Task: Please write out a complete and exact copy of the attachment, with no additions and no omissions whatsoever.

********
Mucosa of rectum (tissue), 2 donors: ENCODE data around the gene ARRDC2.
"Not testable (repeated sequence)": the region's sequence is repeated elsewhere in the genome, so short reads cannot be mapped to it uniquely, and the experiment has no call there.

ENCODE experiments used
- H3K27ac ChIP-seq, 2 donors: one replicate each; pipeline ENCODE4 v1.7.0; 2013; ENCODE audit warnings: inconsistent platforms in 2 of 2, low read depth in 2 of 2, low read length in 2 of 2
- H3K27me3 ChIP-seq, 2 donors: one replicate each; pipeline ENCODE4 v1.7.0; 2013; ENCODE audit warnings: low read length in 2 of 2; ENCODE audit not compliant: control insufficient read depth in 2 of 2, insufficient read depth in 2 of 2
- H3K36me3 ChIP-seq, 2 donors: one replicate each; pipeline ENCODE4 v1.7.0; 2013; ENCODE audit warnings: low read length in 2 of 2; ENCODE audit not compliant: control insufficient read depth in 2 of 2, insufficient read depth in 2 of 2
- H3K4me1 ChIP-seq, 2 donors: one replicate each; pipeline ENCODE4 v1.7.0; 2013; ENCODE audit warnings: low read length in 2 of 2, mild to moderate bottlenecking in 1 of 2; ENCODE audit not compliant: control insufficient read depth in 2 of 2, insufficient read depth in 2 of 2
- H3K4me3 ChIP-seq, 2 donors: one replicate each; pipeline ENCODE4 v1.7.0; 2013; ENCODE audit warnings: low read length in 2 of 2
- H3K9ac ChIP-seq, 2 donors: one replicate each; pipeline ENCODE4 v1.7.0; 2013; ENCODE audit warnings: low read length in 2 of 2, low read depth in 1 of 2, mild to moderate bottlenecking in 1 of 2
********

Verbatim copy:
Mucosa of rectum (tissue), 2 donors: ENCODE data around the gene ARRDC2.
"Not testable (repeated sequence)": the region's sequence is repeated elsewhere in the genome, so short reads cannot be mapped to it uniquely, and the experiment has no call there.

ENCODE experiments used
- H3K27ac ChIP-seq, 2 donors: one replicate each; pipeline ENCODE4 v1.7.0; 2013; ENCODE audit warnings: inconsistent platforms in 2 of 2, low read depth in 2 of 2, low read length in 2 of 2
- H3K27me3 ChIP-seq, 2 donors: one replicate each; pipeline ENCODE4 v1.7.0; 2013; ENCODE audit warnings: low read length in 2 of 2; ENCODE audit not compliant: control insufficient read depth in 2 of 2, insufficient read depth in 2 of 2
- H3K36me3 ChIP-seq, 2 donors: one replicate each; pipeline ENCODE4 v1.7.0; 2013; ENCODE audit warnings: low read length in 2 of 2; ENCODE audit not compliant: control insufficient read depth in 2 of 2, insufficient read depth in 2 of 2
- H3K4me1 ChIP-seq, 2 donors: one replicate each; pipeline ENCODE4 v1.7.0; 2013; ENCODE audit warnings: low read length in 2 of 2, mild to moderate bottlenecking in 1 of 2; ENCODE audit not compliant: control insufficient read depth in 2 of 2, insufficient read depth in 2 of 2
- H3K4me3 ChIP-seq, 2 donors: one replicate each; pipeline ENCODE4 v1.7.0; 2013; ENCODE audit warnings: low read length in 2 of 2
- H3K9ac ChIP-seq, 2 donors: one replicate each; pipeline ENCODE4 v1.7.0; 2013; ENCODE audit warnings: low read length in 2 of 2, low read depth in 1 of 2, mild to moderate bottlenecking in 1 of 2